Come and git it: Android 4 source now open for all

Source code for Android 4 (Ice Cream Sandwich) is now available for developers to examine and manufacturers to build into their new devices.
Written by Ed Burnette, Contributor

After dropping the ball with Android 3, Google has let Android 4 come out to play. In the android-building forum, Jean-Baptiste M. "JBQ" Queru wrote:

Hi! We just released a bit of code we thought this group might be interested in. Over at our Android Open-Source Project git servers, the source code for Android version 4.0 (Ice Cream Sandwich) is now available...

This is actually the source code for version 4.0.1 of Android, which is the specific version that will ship on the Galaxy Nexus, the first Android 4.0 device. In the source tree, you will find a device build target named "full_maguro" that you can use to build a system image for Galaxy Nexus. Build configurations for other devices will come later.

This release includes the full history of the Android source code tree, which naturally includes all the source code for the Honeycomb releases. However, since Honeycomb was a little incomplete, we want everyone to focus on Ice Cream Sandwich. So, we haven't created any tags that correspond to the Honeycomb releases (even though the changes are present in the history.)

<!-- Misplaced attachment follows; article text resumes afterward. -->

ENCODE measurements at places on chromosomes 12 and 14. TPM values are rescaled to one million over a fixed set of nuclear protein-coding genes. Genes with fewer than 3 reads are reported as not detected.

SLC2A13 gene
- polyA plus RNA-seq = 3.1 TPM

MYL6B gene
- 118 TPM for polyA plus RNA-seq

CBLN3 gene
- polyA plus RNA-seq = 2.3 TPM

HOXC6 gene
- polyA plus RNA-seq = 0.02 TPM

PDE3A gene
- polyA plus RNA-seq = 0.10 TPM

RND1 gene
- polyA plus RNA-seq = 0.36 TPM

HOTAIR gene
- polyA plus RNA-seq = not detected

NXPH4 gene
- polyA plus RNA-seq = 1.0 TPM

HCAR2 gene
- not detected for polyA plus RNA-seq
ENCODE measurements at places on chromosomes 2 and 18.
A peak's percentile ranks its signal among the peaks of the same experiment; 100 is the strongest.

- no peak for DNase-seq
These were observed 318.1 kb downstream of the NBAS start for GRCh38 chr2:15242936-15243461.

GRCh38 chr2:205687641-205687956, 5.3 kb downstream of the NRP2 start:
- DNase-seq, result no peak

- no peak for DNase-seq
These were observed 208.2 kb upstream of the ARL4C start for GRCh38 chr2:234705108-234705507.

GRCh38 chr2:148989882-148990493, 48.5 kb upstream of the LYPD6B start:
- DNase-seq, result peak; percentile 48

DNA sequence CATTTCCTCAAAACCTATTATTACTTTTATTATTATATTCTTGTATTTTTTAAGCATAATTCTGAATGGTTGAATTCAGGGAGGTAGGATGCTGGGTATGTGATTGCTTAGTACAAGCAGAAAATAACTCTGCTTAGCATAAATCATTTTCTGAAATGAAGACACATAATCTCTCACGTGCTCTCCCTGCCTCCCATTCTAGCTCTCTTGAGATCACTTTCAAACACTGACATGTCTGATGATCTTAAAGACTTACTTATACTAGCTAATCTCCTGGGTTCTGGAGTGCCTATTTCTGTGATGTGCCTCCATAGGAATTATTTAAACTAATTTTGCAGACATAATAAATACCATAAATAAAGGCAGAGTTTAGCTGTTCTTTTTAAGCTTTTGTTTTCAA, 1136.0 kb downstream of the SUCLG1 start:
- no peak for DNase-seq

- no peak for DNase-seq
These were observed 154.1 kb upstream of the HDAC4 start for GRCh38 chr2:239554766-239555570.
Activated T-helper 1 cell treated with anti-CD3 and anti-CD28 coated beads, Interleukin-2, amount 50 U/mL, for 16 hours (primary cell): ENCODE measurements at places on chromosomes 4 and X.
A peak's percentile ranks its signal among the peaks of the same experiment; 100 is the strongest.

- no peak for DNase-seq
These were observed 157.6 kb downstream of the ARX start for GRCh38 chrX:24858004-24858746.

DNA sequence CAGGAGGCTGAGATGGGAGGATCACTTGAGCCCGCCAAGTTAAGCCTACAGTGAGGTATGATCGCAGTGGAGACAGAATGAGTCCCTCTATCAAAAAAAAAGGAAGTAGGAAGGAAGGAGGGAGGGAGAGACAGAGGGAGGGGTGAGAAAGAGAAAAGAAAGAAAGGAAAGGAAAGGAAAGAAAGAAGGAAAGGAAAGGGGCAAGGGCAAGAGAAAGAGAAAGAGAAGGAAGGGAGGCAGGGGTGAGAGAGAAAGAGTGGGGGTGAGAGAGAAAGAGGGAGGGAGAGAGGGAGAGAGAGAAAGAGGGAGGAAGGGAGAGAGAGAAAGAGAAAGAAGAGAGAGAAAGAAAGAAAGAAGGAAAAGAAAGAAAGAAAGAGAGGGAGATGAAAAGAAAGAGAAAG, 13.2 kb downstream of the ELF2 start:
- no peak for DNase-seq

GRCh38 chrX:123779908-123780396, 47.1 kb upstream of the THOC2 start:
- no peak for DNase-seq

JBQ, on behalf of the AOSP team.

Originally, Android source was hosted on kernel.org, the same site that hosts Linux source code. After those servers were hacked in September, however, Android code was moved to Google hosted servers. Unfortunately the tools to browse the code and review contributed code are not there yet. What is there is a "git" repository.

Read: Top 10 features in Android 4.0 (Ice Cream Sandwich)

Full instructions for downloading the source are available at the AOSP download page. Developers can check out the 'ics-release' branch with the command "repo init -u https://android.googlesource.com/platform/manifest -b android-4.0.1_r1".

For non-developers, this release means that the floodgates are open for cheap Android 4-based tablets and phones, and for custom ROMs based on the latest version of Android. Google didn't release Android 3 (Honeycomb) to open source claiming it wasn't ready, so Android 2.3.3 was the last version that had source. That version (Gingerbread) was not optimized for tablets, but that didn't stop manufacturers like Amazon, B&N, Viewsonic, and Archos from using it on tablets.

Now, both tablets and phones can share a unified code base and graphical improvements such as the new Roboto font and hardware accelerated user interface.

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